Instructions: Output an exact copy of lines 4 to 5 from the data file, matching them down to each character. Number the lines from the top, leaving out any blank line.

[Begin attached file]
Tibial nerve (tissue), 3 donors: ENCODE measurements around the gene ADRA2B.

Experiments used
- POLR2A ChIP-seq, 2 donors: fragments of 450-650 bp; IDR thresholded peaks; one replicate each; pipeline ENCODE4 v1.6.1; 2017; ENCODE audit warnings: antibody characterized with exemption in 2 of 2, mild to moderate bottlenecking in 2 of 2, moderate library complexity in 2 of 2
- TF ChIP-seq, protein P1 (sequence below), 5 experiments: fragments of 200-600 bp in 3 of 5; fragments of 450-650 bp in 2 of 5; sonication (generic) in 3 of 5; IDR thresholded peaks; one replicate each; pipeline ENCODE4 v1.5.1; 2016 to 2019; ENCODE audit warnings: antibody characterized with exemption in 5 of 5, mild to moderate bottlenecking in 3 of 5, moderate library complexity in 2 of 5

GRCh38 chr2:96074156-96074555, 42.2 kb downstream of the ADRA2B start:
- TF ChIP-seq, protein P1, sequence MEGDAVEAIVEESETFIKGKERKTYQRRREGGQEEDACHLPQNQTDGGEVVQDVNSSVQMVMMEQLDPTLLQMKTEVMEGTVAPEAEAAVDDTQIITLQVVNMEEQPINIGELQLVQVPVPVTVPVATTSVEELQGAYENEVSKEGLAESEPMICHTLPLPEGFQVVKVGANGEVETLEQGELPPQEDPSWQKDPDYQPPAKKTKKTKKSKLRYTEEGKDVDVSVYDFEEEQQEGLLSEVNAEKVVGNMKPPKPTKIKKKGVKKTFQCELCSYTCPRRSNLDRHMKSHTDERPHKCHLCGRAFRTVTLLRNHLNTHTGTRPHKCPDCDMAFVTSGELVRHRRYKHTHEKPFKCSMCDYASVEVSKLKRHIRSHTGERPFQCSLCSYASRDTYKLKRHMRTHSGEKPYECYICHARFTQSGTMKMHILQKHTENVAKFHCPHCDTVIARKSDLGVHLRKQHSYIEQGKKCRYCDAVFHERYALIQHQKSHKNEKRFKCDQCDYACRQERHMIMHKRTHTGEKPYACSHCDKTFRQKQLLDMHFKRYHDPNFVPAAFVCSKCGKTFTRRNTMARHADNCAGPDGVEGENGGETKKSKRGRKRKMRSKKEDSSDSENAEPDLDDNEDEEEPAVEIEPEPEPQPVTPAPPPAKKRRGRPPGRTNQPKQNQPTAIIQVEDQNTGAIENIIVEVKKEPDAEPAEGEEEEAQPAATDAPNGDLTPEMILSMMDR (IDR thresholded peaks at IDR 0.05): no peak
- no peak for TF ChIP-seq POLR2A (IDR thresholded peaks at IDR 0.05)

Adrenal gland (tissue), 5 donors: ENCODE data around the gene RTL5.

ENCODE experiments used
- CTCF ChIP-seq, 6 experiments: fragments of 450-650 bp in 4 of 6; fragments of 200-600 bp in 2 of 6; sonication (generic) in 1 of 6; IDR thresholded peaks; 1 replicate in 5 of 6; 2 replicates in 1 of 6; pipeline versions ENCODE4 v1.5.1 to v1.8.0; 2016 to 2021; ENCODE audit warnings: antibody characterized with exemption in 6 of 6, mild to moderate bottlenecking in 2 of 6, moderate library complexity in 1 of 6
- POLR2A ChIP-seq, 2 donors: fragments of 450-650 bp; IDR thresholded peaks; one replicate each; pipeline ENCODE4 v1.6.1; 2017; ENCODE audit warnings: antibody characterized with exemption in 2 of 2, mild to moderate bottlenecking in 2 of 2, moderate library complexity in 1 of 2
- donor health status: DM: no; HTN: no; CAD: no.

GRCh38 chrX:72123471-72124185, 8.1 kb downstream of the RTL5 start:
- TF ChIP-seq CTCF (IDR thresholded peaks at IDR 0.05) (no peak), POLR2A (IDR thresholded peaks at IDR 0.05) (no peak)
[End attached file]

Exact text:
- TF ChIP-seq, protein P1 (sequence below), 5 experiments: fragments of 200-600 bp in 3 of 5; fragments of 450-650 bp in 2 of 5; sonication (generic) in 3 of 5; IDR thresholded peaks; one replicate each; pipeline ENCODE4 v1.5.1; 2016 to 2019; ENCODE audit warnings: antibody characterized with exemption in 5 of 5, mild to moderate bottlenecking in 3 of 5, moderate library complexity in 2 of 5

GRCh38 chr2:96074156-96074555, 42.2 kb downstream of the ADRA2B start: